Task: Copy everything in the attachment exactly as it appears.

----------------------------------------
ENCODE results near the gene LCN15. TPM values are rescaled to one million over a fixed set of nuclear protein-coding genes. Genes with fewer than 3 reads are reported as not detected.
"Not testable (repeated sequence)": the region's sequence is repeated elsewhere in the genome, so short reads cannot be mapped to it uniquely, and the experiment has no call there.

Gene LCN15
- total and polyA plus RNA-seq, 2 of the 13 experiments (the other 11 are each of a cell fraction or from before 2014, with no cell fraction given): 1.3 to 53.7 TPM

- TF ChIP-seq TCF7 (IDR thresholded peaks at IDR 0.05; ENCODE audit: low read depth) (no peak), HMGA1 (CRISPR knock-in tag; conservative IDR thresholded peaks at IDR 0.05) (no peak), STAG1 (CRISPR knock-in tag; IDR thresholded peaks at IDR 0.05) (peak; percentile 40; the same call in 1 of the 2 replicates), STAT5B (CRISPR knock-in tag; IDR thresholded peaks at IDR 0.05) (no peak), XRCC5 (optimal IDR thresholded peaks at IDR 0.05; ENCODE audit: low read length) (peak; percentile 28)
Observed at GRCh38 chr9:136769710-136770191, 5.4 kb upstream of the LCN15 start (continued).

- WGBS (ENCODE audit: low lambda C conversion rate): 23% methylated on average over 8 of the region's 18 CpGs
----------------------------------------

ENCODE results near the gene LCN15. TPM values are rescaled to one million over a fixed set of nuclear protein-coding genes. Genes with fewer than 3 reads are reported as not detected.
"Not testable (repeated sequence)": the region's sequence is repeated elsewhere in the genome, so short reads cannot be mapped to it uniquely, and the experiment has no call there.

Gene LCN15
- total and polyA plus RNA-seq, 2 of the 13 experiments (the other 11 are each of a cell fraction or from before 2014, with no cell fraction given): 1.3 to 53.7 TPM

- TF ChIP-seq TCF7 (IDR thresholded peaks at IDR 0.05; ENCODE audit: low read depth) (no peak), HMGA1 (CRISPR knock-in tag; conservative IDR thresholded peaks at IDR 0.05) (no peak), STAG1 (CRISPR knock-in tag; IDR thresholded peaks at IDR 0.05) (peak; percentile 40; the same call in 1 of the 2 replicates), STAT5B (CRISPR knock-in tag; IDR thresholded peaks at IDR 0.05) (no peak), XRCC5 (optimal IDR thresholded peaks at IDR 0.05; ENCODE audit: low read length) (peak; percentile 28)
Observed at GRCh38 chr9:136769710-136770191, 5.4 kb upstream of the LCN15 start (continued).

- WGBS (ENCODE audit: low lambda C conversion rate): 23% methylated on average over 8 of the region's 18 CpGs